A Late Summer's Day Visit to the Philadelphia Museum of Art
An Art Eyewitness Essay
April 2, 2022 was a noteworthy day in the art world. It was Slow Art Day.
This special day, usually celebrated on the second Saturday of April, is dedicated to adjusting the pace at which we race through art galleries. Slow down. Take time to appreciate and enjoy the works of art which museum curators work so diligently to present to us. What's the rush?
I missed Slow Art Day this year, I'm embarrassed to report. I can't recall what I was doing on April 2, but I made-up for it a few days later.
On April 7, I took part in a press preview of a wonderful retrospective of paintings and prints by Sean Scully at the Philadelphia Museum of Art. Mr. Scully graciously analyzed key works and answered questions with great good humor. It was truly enlightening to spend an unhurried hour or so with him - and his works of art.
Taking a note from that wonderful experience, I decided to extend the close attention to the general collection of the Philadelphia Museum of Art (PMA) which normally I reserve for special exhibitions.
My wife, Anne, and I live in Philadelphia. With so many exhibits to cover for Art Eyewitness, there is always the temptation to wait and study local treasures at a later date. We are just a bus ride away from the PMA. We can always come back, in a week, in a month ...
If the Covid-19 lockdowns have taught art lovers one thing, it is to never take museums and galleries for granted.
Our plan was to head for the third floor of the museum, via the imposing staircase graced by Augustus Saint-Gaudens' statue of the goddess, Diana. This gilded lady once served as the weathervane atop the original Madison Square Garden in New York City.
Dangling overhead is Ghost, a mobile made by Alexander Calder in 1964 for an exhibition at the Guggenheim Museum.
Before we began our climb, we decided to check-in with two "friends" on the main floor of the museum, Madame Cézanne and Mary Cassatt.
There are different strategies of how to explore a museum. Anne and I often begin by paying our "respects" to the three portraits of Madame Cézanne at the PMA and to the works by Mary Cassatt at the museum.
Madame Cézanne is in a notably dour mood in these three portraits by her husband. In the center one, however, Madame Cézanne has such a compelling look in her eyes that she seems about to favor us with a nod, if not a smile.
There is a really important point here, one that slowing down and making repeated visits to a favorite painting makes easier to grasp.
Great works of art possess a sense of possibility, a charge of potential energy. Madame Cézanne will never change, never smile. But these great portraits invite our close study and emotional engagement. This in turn triggers our thoughts and awareness. And we change, maybe even smile, too.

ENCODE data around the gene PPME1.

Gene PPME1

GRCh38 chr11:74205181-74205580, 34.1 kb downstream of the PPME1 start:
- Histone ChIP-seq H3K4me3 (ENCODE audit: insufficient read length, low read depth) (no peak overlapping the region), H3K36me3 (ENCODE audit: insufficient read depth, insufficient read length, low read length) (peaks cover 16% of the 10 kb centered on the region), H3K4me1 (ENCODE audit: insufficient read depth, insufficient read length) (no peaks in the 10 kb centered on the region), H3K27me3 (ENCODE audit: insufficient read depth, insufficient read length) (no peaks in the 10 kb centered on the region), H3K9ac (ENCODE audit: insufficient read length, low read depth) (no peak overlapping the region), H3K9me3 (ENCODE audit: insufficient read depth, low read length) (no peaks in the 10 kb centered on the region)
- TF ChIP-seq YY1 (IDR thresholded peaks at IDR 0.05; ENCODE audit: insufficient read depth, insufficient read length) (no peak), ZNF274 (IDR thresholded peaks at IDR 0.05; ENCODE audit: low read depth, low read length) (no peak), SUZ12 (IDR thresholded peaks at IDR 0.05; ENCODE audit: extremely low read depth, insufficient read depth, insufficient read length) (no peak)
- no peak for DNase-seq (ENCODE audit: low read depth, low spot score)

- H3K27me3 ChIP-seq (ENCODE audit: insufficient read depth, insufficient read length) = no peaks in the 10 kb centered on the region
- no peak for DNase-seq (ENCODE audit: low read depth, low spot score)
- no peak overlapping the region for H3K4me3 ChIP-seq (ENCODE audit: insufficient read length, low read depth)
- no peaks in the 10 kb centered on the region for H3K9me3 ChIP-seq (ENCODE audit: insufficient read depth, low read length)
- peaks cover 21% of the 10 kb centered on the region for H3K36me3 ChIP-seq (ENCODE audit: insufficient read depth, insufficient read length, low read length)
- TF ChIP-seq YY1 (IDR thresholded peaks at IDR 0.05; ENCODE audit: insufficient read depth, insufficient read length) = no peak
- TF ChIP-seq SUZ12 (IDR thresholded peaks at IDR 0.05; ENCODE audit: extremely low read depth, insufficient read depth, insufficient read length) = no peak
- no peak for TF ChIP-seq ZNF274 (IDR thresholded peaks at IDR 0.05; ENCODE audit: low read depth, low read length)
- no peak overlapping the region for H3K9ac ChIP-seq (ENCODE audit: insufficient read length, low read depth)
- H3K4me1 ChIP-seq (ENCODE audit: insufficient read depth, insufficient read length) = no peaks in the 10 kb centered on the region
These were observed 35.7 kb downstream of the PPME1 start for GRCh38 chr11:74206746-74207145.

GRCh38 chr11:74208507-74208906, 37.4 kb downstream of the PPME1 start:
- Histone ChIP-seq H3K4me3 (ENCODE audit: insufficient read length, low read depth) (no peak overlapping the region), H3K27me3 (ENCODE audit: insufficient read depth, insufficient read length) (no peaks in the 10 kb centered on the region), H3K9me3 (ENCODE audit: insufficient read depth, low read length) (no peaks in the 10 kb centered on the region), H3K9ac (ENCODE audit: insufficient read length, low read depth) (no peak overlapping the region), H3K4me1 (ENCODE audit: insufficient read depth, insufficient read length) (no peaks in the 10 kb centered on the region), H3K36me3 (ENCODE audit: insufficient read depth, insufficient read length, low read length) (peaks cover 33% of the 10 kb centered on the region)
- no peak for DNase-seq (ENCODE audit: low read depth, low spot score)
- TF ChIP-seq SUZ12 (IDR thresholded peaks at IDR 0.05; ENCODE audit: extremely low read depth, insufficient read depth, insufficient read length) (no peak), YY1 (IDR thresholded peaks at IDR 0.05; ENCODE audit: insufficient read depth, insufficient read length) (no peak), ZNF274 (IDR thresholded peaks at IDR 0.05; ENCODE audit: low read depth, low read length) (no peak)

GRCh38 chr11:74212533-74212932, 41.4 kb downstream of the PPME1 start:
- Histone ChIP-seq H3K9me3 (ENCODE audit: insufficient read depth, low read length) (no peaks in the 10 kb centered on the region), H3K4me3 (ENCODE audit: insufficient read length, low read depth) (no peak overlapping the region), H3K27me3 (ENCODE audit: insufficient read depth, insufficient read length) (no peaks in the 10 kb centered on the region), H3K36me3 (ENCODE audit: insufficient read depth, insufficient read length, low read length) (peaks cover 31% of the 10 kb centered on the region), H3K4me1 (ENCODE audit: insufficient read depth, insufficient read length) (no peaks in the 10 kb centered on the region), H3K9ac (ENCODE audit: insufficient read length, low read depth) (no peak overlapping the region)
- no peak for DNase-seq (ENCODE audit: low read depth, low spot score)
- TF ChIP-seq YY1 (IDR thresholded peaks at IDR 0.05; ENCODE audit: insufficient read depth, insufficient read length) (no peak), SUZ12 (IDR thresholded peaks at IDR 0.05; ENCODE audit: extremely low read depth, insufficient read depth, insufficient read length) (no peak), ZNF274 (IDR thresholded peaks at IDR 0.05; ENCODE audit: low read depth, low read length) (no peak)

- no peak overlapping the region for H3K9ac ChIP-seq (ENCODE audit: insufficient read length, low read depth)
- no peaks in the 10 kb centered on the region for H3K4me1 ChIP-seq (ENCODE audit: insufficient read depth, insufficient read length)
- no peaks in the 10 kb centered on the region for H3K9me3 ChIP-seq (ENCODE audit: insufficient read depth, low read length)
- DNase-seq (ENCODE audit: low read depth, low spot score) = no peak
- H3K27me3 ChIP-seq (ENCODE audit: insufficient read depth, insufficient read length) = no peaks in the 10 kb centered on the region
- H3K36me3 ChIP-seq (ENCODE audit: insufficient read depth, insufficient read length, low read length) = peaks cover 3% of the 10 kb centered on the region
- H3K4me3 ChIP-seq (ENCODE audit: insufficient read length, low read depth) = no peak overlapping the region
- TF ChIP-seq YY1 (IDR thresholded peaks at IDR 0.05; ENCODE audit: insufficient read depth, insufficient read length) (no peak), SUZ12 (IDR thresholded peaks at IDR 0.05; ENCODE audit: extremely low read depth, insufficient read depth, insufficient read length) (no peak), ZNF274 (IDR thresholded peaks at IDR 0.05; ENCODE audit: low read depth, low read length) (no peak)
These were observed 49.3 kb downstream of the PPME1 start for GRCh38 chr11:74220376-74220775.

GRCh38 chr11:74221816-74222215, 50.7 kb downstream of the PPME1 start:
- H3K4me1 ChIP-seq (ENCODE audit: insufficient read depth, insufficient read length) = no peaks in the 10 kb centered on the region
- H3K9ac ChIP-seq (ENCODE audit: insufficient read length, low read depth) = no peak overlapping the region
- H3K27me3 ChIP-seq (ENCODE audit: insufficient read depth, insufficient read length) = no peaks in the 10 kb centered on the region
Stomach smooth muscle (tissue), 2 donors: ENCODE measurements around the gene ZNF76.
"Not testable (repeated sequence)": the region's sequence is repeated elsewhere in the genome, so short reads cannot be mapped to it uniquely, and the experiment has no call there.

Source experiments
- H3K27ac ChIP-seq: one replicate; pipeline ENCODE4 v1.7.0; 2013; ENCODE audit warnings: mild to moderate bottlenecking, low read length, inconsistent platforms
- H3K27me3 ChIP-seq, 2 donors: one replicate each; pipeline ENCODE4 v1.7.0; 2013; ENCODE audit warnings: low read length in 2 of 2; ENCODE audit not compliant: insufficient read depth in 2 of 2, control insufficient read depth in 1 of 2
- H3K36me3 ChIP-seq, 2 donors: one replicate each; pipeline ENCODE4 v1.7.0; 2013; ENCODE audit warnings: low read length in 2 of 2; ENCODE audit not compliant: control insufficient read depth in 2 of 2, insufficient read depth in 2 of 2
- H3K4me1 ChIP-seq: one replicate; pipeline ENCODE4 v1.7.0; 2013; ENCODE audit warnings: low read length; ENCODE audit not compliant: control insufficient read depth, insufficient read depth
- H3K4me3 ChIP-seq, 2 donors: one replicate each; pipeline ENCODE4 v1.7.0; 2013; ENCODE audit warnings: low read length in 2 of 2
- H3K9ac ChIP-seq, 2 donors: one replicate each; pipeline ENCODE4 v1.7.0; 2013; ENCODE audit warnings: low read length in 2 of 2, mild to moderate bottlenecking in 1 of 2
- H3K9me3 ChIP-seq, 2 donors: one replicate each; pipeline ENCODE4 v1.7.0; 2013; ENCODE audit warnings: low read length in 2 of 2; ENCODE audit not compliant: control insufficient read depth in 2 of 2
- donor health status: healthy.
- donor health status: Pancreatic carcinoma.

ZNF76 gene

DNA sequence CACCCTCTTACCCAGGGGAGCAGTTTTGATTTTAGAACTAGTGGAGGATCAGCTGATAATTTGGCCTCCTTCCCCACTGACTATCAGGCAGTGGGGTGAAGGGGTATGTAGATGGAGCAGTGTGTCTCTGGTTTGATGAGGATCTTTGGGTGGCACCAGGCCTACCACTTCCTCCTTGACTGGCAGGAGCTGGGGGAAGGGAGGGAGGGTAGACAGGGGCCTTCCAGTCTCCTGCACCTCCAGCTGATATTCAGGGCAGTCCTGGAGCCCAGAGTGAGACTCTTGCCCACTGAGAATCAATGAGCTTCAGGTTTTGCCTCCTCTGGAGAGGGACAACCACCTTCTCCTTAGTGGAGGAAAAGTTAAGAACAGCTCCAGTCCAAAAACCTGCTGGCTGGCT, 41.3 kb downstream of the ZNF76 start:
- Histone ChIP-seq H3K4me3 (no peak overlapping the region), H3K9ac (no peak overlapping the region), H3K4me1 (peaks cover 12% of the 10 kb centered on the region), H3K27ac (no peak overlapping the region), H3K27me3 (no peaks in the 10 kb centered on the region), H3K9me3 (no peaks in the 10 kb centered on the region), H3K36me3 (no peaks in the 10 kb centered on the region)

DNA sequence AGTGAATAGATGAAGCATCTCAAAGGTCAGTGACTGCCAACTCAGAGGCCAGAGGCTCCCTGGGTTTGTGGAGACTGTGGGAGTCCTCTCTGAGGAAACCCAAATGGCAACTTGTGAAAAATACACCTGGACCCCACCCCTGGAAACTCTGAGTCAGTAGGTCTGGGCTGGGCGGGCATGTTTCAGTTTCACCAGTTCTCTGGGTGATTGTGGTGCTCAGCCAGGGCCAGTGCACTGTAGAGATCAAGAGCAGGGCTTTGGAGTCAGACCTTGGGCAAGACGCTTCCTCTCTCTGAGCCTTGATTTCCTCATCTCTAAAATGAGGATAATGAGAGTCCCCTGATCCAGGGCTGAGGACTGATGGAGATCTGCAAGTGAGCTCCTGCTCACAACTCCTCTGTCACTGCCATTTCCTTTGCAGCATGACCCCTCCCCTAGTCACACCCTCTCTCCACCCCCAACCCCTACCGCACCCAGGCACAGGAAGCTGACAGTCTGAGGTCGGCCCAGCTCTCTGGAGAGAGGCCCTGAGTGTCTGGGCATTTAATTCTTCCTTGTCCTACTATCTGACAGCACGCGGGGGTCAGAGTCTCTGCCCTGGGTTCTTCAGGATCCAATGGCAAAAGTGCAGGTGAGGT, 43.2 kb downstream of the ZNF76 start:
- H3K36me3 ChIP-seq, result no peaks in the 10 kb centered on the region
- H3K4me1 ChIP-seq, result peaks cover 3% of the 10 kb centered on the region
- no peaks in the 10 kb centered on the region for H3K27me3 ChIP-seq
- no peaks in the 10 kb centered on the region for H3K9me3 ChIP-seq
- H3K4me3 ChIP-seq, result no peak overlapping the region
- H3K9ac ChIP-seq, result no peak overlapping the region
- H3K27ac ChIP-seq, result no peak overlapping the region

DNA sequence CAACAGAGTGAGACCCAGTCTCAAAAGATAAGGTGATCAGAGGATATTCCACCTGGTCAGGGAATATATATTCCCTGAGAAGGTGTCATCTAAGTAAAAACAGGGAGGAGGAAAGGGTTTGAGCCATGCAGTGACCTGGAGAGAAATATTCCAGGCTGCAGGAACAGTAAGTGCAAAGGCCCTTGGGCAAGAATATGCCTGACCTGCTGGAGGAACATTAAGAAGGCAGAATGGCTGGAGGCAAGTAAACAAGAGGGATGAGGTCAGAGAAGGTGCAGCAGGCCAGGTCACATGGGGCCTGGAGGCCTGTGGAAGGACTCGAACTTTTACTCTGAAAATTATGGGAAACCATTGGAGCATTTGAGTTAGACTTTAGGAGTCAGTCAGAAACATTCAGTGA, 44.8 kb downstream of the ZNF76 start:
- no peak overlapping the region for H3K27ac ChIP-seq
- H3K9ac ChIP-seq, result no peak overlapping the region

In the case of Mary Cassatt, I especially cherish her magnificent 1879 painting, Woman with a Pearl Necklace in a Loge. But, for quite awhile, I failed to give it the attention it deserved. I thought that the elegant young woman (the model is thought to have been Cassatt's sister, Lydia) is turning in her seat to greet companions as they enter the loge.
Not so. Look again and we see the back of the young woman's head reflected in a mirror. Reflected too, are other opera fans, in loges or opera boxes on the other side of the theater. Why on earth would a mirror have been placed in the confined space of an opera box? Was this an artistic device of Cassatt's?
After a bit of research, I found that the Teatro di San Carlo in Naples, Europe's oldest opera house, has mirrors in its loges. Each is set at an incline to offer a glimpse of what is occurring in the Royal Box. I would assume that loges at the Paris Opera were similarly equipped in Cassatt's day. Yet, the inclusion of a mirror in Cassatt's painting has more to do, I suspect, with the subject of optics than with celebrity snooping.
In Woman in a Loge, Cassatt depicted her protagonist as if we could look directly at her, as she sits in the loge. But the reflections of the audience in the opera boxes across the way show how she would appear to them. The beaming young woman is a singular person, a special "someone" with grace and charm. Yet, seen from the opposite side of the theater, she is a face in the crowd.
That may be a sobering thought, but a few moment's of meditation before a great painting or sculpture can help us assess our place in the universe. Each of us is a unique individual, one soul among many, many millions of souls.